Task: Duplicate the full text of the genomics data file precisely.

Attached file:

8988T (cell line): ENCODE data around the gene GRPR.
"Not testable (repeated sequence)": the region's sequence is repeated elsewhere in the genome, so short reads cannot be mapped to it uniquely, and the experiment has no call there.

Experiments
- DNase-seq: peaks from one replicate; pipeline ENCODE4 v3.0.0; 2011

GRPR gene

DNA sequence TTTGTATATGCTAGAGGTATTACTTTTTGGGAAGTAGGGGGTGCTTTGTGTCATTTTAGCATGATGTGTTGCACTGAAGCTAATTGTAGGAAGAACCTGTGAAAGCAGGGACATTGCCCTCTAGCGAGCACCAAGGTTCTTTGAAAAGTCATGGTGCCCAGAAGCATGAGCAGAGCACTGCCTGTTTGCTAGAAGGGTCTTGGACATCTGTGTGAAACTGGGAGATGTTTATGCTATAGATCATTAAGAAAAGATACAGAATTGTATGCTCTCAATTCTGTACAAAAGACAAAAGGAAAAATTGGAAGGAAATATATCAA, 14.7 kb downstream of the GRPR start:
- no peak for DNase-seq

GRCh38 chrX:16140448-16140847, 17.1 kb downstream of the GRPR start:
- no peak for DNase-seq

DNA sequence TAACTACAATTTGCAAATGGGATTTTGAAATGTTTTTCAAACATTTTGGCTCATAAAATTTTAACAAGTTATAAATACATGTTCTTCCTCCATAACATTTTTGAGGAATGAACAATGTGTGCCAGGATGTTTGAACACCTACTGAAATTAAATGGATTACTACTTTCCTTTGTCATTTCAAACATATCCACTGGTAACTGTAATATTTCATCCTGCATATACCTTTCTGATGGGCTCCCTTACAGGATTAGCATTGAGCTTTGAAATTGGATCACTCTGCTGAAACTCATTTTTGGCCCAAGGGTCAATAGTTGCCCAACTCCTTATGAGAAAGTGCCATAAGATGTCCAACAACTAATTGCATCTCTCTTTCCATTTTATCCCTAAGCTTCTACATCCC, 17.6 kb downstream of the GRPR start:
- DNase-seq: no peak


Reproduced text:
8988T (cell line): ENCODE data around the gene GRPR.
"Not testable (repeated sequence)": the region's sequence is repeated elsewhere in the genome, so short reads cannot be mapped to it uniquely, and the experiment has no call there.

Experiments
- DNase-seq: peaks from one replicate; pipeline ENCODE4 v3.0.0; 2011

GRPR gene

DNA sequence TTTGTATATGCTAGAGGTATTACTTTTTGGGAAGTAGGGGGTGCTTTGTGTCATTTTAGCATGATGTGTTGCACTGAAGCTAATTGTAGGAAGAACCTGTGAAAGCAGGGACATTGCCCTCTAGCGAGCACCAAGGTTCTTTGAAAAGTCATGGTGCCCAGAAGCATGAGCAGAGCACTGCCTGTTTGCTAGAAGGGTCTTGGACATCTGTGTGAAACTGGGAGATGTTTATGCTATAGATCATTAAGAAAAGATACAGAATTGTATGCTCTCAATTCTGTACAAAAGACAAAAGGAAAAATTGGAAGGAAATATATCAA, 14.7 kb downstream of the GRPR start:
- no peak for DNase-seq

GRCh38 chrX:16140448-16140847, 17.1 kb downstream of the GRPR start:
- no peak for DNase-seq

DNA sequence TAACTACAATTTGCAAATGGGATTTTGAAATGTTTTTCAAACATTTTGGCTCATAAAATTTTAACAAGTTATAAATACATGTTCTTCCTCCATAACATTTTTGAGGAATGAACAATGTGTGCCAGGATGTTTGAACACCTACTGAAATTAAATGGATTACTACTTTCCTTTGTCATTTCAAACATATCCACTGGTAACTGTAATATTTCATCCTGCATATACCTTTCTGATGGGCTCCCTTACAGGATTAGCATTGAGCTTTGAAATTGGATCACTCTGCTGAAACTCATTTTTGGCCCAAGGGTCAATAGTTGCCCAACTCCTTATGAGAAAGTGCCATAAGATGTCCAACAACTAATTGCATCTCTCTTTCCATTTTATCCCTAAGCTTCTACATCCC, 17.6 kb downstream of the GRPR start:
- DNase-seq: no peak